Amid a global pandemic and a subsequent spike in crime that has yet to subside, it’s perhaps no surprise that both issues are at the top of voters‘ minds heading into the June 22 mayoral primary.
More than half of likely Democratic voters, 51%, chose COVID-19 when asked the main problems facing the city in our exclusive Spectrum News NY1/Ipsos poll.
Crime or violence was second, with 39% calling it a main problem. Third place was affordable housing (37%), followed by racial injustice (27%). Respondents were given a list of 14 issues to choose from.
For all the attention on defunding the NYPD, particularly during last summer’s protests in the wake of George Floyd’s murder, police reform was far down the list, seen as a main problem by just 11% of likely voters.
Those numbers may help explain the state of the mayor’s race, where two moderates, Andrew Yang and Eric Adams, lead the pack, trailed by more progressive candidates like Scott Stringer and Maya Wiley.
When asked more specifically what the next mayor’s top priorities should be, stopping the spread of COVID-19 topped the list at 42%, while 34% said reopening businesses and the economy should be a top priority.
Crime and safety ranked third, the choice of 32% of likely voters. And that is good news for Adams, whose focus on fighting crime seems to be setting him apart from the rest of the field.
When voters were asked which candidate would best handle crime and public safety, Adams and Yang tied for first, each with 17%.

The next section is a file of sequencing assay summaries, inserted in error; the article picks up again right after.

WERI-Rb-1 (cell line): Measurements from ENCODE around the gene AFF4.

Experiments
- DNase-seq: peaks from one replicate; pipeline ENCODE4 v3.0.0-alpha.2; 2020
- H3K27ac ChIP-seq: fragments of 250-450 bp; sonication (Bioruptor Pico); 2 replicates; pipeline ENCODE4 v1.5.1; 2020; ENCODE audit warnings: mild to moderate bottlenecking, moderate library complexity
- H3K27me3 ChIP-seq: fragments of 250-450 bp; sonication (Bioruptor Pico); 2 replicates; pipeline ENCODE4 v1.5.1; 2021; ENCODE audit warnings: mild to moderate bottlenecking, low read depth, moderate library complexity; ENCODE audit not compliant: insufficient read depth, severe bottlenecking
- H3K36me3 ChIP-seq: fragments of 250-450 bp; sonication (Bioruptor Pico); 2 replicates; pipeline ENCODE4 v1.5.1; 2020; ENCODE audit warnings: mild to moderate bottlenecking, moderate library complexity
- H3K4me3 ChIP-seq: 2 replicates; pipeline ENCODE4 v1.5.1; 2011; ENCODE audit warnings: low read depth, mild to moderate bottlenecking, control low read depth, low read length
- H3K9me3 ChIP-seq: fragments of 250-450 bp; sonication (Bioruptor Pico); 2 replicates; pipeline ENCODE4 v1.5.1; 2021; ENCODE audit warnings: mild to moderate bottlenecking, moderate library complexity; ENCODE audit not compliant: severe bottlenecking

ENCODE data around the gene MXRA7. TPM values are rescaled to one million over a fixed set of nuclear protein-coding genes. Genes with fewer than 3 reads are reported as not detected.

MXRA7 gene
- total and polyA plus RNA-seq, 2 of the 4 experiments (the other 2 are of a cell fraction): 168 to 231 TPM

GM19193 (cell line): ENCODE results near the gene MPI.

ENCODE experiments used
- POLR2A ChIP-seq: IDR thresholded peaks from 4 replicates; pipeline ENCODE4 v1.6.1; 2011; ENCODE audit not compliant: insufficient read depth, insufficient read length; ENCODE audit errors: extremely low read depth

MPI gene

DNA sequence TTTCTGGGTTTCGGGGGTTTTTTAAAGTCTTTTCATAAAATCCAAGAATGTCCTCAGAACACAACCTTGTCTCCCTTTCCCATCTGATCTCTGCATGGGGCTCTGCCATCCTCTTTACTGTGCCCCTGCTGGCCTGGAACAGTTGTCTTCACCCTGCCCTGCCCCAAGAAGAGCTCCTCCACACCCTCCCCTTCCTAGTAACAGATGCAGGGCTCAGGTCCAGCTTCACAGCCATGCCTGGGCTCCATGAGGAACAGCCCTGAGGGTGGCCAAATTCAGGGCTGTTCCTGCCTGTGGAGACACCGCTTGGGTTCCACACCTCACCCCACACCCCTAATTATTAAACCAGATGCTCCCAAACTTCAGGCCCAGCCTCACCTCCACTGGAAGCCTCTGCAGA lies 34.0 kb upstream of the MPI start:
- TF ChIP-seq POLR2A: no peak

That was the only category in which Yang was not the clear-cut first choice. A plurality of voters said Yang would best handle four other top issues: stopping the spread of COVID-19, reopening businesses and the local economy, education and homelessness.
That bodes well for Yang, according to Mallory Newall, research director at the firm Ipsos, which conducted our poll and many others before it.
“The candidate that is strongest on the main issue wins a vast majority, like 80%, of the time,” Newall said.
Likely voters were also asked the most important trait they’d like to see in the next mayor.
About a third of them, 33%, said it’s most important the mayor share their values, while 30% said government experience. That would seemingly work in Adams’ and Stringer’s favor. Both have held multiple elected offices. Wiley, Shaun Donovan and Kathryn Garcia have also served in top governmental positions.
Meanwhile, 22% of likely voters said managerial experience is the most important trait. Voters invest far less importance in whether the mayor is an outsider (5%), a person of color (5%) or a woman (3%), which would suggest race and gender alone won’t be a decisive advantage for candidates like Wiley, Ray McGuire, Dianne Morales and Garcia.